At various stages in my life, I have been a serious reader. I have also gone long stretches (years, I mean) in which I read nothing outside of work but trash fiction. I simply didn’t have the energy or the motivation. Looking back, I see that lack of energy and motivation toward serious reading as being symptomatic of a more generic dissatisfaction. Needless to say, reading is a category of “doing” that I want to reclaim as I begin to stake out more of my time for myself.
One of my reading stages occurred directly after completing my undergraduate education. It dawned upon me that I had somehow acquired a bachelor’s degree without hardly having touched any “classic” literature. That stunned me. And it really pissed me off. What the hell had I been doing? What is an education nowadays, anyway? That is a subject I will revisit many times, I am sure. Meantime, there I was, quite capable of rattling off a few dozen authors’ names and book titles that I knew I should have read, but hadn’t. So I set about reading them.
One of the first pieces of real literature I picked up was Walden, by Henry David Thoreau. I picked up a cheap, used paperback version (Bantam Classics if I remember correctly), and it became so tattered that I eventually replaced it with a hardbound Modern Library edition. The only reason I held onto the tattered paperbound version was that I had so many underlinings and stars and exclamations and notes written within it that I thought I would want to refer back to them. I finally let that paperback copy go when I went through one of my several book purges. I have since purged my collection to a very, very small shelf of books. And that Modern Library edition of Walden survived every cut. If I purge the collection down to one volume…well, you can guess which one that would be. So the first of what I hope will be many book treatments here will feature this, my favorite piece of classic literature.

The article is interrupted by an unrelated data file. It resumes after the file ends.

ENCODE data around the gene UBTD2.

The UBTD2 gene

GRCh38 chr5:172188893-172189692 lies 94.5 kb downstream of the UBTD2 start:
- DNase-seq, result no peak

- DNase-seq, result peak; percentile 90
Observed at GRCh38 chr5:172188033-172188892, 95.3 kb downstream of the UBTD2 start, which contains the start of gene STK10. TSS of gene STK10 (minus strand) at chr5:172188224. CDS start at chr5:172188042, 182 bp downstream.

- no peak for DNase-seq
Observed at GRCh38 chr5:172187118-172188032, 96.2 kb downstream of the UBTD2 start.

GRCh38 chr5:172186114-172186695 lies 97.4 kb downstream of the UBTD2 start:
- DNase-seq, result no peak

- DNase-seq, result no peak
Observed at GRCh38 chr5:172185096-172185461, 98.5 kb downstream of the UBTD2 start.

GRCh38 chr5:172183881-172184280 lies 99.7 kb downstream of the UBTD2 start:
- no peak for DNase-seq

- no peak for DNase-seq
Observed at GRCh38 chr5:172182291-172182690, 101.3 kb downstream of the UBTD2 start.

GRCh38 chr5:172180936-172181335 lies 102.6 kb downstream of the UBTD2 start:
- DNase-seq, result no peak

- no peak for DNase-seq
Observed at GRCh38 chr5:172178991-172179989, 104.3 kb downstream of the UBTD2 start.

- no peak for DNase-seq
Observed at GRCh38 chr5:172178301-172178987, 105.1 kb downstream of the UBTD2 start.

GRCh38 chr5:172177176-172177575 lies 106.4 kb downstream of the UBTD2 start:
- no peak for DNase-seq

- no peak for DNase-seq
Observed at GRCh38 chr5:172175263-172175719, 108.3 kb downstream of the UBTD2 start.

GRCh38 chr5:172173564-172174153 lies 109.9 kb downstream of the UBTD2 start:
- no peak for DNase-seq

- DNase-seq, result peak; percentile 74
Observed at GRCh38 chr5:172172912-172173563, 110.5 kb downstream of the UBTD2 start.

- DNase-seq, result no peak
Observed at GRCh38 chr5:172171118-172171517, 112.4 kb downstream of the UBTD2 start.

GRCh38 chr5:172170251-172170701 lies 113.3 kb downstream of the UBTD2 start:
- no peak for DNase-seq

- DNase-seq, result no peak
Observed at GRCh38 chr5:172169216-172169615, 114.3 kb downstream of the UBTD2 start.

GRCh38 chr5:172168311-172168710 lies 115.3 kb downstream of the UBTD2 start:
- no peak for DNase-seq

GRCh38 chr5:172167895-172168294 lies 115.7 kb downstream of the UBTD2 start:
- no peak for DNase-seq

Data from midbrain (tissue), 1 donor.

I will not attempt to synopsize, analyze, or criticize Walden. The truth is, people love it or hate it. The people who love it do so for different reasons, with some focusing on Thoreau’s naturalism, some on his individualism, some on his social criticism, and some on his minimalism. There are probably a few more “isms” one could apply. They all add up to a basic nonconformism. And those who hate him, I suspect, do so because they are at heart conformists. So there’s your gauntlet. You cannot NOT pick it up, since your very own paperback version, which I hope you will tatter to shreds (shred to tatters?), can be purchased for 99 cents here:
How is this possible? I wondered too. The publisher is “Wisehouse.” Their website, which is about as Mickey Mouse as my own (Powered by WordPress!), lists dozens of classic titles. It is run by a Dr. Sam Vaseghi, an Iranian poet living in exile. I’ve been doing a little bit of research on him and may follow up with something more substantial. Can it be possible he is guilty of “Do-Gooding?” Tut tut. Thoreau would not approve. But I certainly do.
UPDATE: I just today (20 Jan 2017) looked back at this post, and I see the price has jumped to $8.99 rather than 99 cents. Was the previous price a glitch? A Christmas special? I have no idea. Maybe it will come back around. Even at this more understandable price, I cannot recommend Walden highly enough. Feed your inner nonconformist.